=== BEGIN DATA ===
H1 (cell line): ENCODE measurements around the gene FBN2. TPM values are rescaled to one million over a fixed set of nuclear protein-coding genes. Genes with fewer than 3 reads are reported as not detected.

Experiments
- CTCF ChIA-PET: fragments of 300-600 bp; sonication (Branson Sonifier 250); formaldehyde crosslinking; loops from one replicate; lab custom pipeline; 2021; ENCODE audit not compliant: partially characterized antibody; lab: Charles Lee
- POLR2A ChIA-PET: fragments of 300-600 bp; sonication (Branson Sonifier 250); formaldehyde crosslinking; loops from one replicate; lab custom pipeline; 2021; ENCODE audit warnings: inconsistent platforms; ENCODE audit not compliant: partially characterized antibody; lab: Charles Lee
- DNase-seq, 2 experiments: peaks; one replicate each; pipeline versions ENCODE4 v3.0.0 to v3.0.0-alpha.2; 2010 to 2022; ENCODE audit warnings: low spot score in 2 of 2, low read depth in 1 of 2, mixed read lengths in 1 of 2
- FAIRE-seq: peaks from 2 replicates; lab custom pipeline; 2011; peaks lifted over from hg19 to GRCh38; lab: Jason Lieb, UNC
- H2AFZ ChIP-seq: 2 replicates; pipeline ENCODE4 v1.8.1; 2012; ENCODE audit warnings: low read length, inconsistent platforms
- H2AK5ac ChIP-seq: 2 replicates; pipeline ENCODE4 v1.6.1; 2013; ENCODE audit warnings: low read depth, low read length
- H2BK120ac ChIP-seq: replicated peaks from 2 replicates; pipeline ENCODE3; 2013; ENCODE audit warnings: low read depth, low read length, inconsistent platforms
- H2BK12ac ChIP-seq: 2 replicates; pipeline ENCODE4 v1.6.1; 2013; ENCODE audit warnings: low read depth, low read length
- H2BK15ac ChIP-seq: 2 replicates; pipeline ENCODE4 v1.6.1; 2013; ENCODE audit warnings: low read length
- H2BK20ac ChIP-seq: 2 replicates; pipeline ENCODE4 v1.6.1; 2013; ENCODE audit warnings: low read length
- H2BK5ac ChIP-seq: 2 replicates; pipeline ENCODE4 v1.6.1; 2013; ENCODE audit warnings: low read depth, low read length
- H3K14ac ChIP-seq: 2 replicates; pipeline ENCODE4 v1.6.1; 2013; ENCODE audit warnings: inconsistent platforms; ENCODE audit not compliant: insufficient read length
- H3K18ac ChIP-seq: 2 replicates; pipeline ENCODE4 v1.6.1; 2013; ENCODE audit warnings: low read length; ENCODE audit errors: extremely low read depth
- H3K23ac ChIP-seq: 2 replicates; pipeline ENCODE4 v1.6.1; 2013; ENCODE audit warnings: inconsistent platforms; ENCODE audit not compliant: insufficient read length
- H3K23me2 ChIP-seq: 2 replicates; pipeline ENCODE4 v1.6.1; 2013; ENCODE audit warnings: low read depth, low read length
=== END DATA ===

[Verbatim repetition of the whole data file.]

H1 (cell line): ENCODE measurements around the gene FBN2. TPM values are rescaled to one million over a fixed set of nuclear protein-coding genes. Genes with fewer than 3 reads are reported as not detected.

Experiments
- CTCF ChIA-PET: fragments of 300-600 bp; sonication (Branson Sonifier 250); formaldehyde crosslinking; loops from one replicate; lab custom pipeline; 2021; ENCODE audit not compliant: partially characterized antibody; lab: Charles Lee
- POLR2A ChIA-PET: fragments of 300-600 bp; sonication (Branson Sonifier 250); formaldehyde crosslinking; loops from one replicate; lab custom pipeline; 2021; ENCODE audit warnings: inconsistent platforms; ENCODE audit not compliant: partially characterized antibody; lab: Charles Lee
- DNase-seq, 2 experiments: peaks; one replicate each; pipeline versions ENCODE4 v3.0.0 to v3.0.0-alpha.2; 2010 to 2022; ENCODE audit warnings: low spot score in 2 of 2, low read depth in 1 of 2, mixed read lengths in 1 of 2
- FAIRE-seq: peaks from 2 replicates; lab custom pipeline; 2011; peaks lifted over from hg19 to GRCh38; lab: Jason Lieb, UNC
- H2AFZ ChIP-seq: 2 replicates; pipeline ENCODE4 v1.8.1; 2012; ENCODE audit warnings: low read length, inconsistent platforms
- H2AK5ac ChIP-seq: 2 replicates; pipeline ENCODE4 v1.6.1; 2013; ENCODE audit warnings: low read depth, low read length
- H2BK120ac ChIP-seq: replicated peaks from 2 replicates; pipeline ENCODE3; 2013; ENCODE audit warnings: low read depth, low read length, inconsistent platforms
- H2BK12ac ChIP-seq: 2 replicates; pipeline ENCODE4 v1.6.1; 2013; ENCODE audit warnings: low read depth, low read length
- H2BK15ac ChIP-seq: 2 replicates; pipeline ENCODE4 v1.6.1; 2013; ENCODE audit warnings: low read length
- H2BK20ac ChIP-seq: 2 replicates; pipeline ENCODE4 v1.6.1; 2013; ENCODE audit warnings: low read length
- H2BK5ac ChIP-seq: 2 replicates; pipeline ENCODE4 v1.6.1; 2013; ENCODE audit warnings: low read depth, low read length
- H3K14ac ChIP-seq: 2 replicates; pipeline ENCODE4 v1.6.1; 2013; ENCODE audit warnings: inconsistent platforms; ENCODE audit not compliant: insufficient read length
- H3K18ac ChIP-seq: 2 replicates; pipeline ENCODE4 v1.6.1; 2013; ENCODE audit warnings: low read length; ENCODE audit errors: extremely low read depth
- H3K23ac ChIP-seq: 2 replicates; pipeline ENCODE4 v1.6.1; 2013; ENCODE audit warnings: inconsistent platforms; ENCODE audit not compliant: insufficient read length
- H3K23me2 ChIP-seq: 2 replicates; pipeline ENCODE4 v1.6.1; 2013; ENCODE audit warnings: low read depth, low read length